22 May 2007
Australia-Japan Free Trade Agreement- A bad deal should be stopped
Joint Statement from Australian and Japanese people
We, the undersigned people and organisations, believe that the Australia Japan Free
Trade Agreement (FTA) will not bring real benefits to the people of Australia and Japan.
A joint government Feasibility Study claimed that an FTA would deliver benefits to
both countries, but was based on unrealistic assumptions and poor economic modelling.
The Feasibility Study also failed to consider potential social and environmental impacts,
and how these could affect people, workers and farmers.
Given that Australia and Japan already have a strong trading relationship; the predicted
economic benefits are unlikely; and that social and environmental costs have not been
considered, we believe that the negotiations of this FTA should not take place. Instead,
we believe there is a need to rethink multi lateral trade rules and develop a global
trading system based on real development, fairness, democracy, and sustainability.
We are concerned about agricultural issues in the agreement. Japanese farmers in
particular will be heavily affected by ‘full liberalisation’ of agriculture, as Japan
currently has agricultural tariffs of up to 700 percent in order to protect rural farmers
and a sensitive agricultural industry. The livelihood of small farmers in Japan would be
severely threatened by lower cost imports. In Australia there has already been a
significant decrease in small family farms as a result of global competition and
Consumers in both countries also seriously concerned that the large numbers of FTAs
being negotiated could lead to pressures to reduce food safety standards and could in the
future promote the global distribution of GM crops.
Trade agreements should not undermine farmer’s livelihoods. Instead, a global
agricultural system should be based on food sovereignty, rural development and
protecting farmer’s livelihoods.
Environment and Global Warming
We are concerned that Feasibility Study did not make reference to UN Multilateral
Environmental Agreements. Any proposed agreement between Australia and Japan
should thoroughly examine environmental issues and include legally binding
commitments by Australia and Japan to ensure compliance with international
Of further concern is the Study’s conclusion that an FTA should include a minerals and
energy chapter to ensure ‘energy security’. It is difficult to understand why a trade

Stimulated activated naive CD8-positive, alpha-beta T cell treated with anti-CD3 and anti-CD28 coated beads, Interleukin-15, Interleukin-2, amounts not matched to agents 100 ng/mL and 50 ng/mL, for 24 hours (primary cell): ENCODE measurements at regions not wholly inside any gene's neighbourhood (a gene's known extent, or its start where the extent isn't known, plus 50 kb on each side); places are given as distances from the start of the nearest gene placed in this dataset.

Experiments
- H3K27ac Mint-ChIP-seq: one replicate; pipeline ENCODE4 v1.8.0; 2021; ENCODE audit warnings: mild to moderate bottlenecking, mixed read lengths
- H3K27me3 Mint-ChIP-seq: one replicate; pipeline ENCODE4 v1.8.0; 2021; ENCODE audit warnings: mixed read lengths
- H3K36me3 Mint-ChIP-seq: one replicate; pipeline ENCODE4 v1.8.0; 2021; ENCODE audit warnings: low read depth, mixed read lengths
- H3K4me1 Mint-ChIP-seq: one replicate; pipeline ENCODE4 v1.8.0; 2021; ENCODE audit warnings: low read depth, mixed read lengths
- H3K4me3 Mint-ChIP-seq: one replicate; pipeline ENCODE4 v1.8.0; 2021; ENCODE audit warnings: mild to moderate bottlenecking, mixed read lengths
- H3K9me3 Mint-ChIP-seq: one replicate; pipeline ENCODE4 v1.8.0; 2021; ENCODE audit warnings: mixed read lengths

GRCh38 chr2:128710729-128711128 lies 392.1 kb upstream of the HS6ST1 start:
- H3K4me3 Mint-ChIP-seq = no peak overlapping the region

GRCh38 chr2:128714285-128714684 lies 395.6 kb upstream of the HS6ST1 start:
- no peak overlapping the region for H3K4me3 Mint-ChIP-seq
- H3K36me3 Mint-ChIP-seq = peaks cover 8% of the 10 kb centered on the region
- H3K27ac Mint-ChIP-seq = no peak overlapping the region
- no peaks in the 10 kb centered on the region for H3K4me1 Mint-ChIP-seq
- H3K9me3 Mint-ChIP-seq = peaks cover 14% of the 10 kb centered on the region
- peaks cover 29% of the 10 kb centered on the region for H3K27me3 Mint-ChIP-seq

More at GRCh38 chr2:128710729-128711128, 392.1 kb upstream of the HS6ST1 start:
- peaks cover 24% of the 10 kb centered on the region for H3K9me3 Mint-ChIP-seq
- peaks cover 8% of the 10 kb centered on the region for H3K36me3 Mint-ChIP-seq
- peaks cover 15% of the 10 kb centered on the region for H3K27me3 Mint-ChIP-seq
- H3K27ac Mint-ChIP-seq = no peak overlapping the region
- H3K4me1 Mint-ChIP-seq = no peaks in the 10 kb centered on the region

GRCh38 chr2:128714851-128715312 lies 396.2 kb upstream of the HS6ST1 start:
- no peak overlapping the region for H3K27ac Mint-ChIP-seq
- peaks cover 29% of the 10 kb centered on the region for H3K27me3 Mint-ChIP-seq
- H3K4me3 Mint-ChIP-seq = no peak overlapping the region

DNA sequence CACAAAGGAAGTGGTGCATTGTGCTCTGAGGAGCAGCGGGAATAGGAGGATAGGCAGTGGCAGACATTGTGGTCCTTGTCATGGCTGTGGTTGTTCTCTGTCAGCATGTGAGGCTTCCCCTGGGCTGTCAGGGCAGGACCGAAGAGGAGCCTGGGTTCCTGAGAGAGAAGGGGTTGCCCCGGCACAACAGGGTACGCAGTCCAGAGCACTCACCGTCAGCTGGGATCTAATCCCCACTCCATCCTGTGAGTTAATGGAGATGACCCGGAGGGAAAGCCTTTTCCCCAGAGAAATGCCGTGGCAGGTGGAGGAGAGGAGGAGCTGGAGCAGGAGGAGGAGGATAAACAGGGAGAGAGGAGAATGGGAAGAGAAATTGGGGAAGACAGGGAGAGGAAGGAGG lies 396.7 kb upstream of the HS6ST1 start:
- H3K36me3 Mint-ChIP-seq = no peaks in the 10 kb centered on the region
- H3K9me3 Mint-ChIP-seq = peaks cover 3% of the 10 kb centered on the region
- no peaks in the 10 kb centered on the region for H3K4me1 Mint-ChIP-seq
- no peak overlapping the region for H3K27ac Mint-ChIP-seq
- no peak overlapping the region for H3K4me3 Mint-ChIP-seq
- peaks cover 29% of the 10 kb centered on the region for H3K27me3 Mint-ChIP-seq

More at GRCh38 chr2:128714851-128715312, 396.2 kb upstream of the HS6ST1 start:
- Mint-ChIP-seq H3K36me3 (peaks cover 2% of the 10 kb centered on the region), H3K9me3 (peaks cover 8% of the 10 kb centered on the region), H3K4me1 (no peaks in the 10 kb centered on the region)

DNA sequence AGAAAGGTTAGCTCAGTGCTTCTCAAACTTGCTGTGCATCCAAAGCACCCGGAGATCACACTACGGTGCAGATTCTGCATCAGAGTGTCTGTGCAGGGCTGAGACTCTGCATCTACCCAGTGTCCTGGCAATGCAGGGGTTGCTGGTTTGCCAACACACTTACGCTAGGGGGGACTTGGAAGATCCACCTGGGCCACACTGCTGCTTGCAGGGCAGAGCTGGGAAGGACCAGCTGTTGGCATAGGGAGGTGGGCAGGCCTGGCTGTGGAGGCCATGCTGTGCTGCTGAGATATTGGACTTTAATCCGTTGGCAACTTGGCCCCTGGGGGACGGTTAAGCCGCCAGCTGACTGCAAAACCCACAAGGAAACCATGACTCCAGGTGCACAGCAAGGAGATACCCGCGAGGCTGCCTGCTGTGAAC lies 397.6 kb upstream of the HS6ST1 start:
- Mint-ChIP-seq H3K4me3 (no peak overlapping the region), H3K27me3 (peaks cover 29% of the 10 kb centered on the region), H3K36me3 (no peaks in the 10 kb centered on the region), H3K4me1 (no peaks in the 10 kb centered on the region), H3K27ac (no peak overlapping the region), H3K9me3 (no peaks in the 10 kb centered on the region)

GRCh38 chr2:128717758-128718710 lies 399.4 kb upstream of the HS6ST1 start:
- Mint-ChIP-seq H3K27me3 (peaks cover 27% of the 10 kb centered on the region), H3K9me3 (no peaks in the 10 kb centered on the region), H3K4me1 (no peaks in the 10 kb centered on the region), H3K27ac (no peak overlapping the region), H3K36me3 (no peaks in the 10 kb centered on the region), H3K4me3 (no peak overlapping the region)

agreement is needed to address issues of supply security when this is dealt with by
supply contracts between companies. The Australian government provides no assistance
to the coal industry in the form of subsidies or export controls, and Japan maintains a
generally open trade policy on minerals and energy, therefore an FTA will not impact on
trade in energy and resources.
The coal industry is being encouraged to expand at a multi billion dollar rate, leading to
devastating global warming and environmental consequences. Nuclear energy is also
being promoted despite the unresolved problems of risks of accidents, waste disposal
and increased spread of nuclear weapons. The focus should instead be on investing in
alternative renewable energy, including provisions to mitigate impacts of trade on global
Essential services, such as health, water and education, should be excluded from the
FTA. Both governments should maintain the right to regulate essential services to
ensure equitable access for all, and to meet social and environmental goals.
Of particular concern is the ‘GATS plus’ commitment outlined in the Feasibility Study.
Australia and Japan are already making commitments on services under GATS, and to
make commitments beyond this is very alarming as it suggests both governments are
not prioritising protecting services for the national interest, but rather advocating that
they be open to transnational service providers on a profit driven basis.
Public services should be clearly excluded from trade agreements.
Human rights and Labour rights
We are concerned that the Feasibility Study did not include an analysis of the current
state of compliance by both Australia and Japan with human rights and labour
standards, including the International Labour Organization’s Declaration on
Fundamental Principles and Rights at Work.
Any proposed agreement between Australia and Japan should thoroughly examine these
issues and include legally binding commitments by Australia and Japan to ensure
compliance with human rights and labour standards by investors, including effective
monitoring mechanisms and penalties for non-compliance.
Public consultation and debate
We are concerned about the effectiveness and the transparency of the public
consultation process employed in the Joint Feasibility Study.
Both governments should commit to effective and transparent community consultation
about proposed trade agreements, with sufficient time frames to allow informed public
debate about potential impacts on life, work and the environment.
It is important that there is a clear set of principles and objectives that guide both
governments in the consultation processes for the FTA, and include regular
consultations with unions, farmers, community organisations and the public.
We oppose the Australia- Japan FTA, and the proliferation of bilateral trade agreements
around the world that will only result in unequal agreements that will not deliver
benefits to the majority of people.
We believe that multilateral trade rules must be redeveloped towards an inclusive,
democratic global trade system that delivers real economic development, and allows
governments to retain their right to regulate in the public interest.
Signed in May 2007 by Consumers Union of Japan and 23 Japanese organisations, as
well as 90 Australian organisations and networks.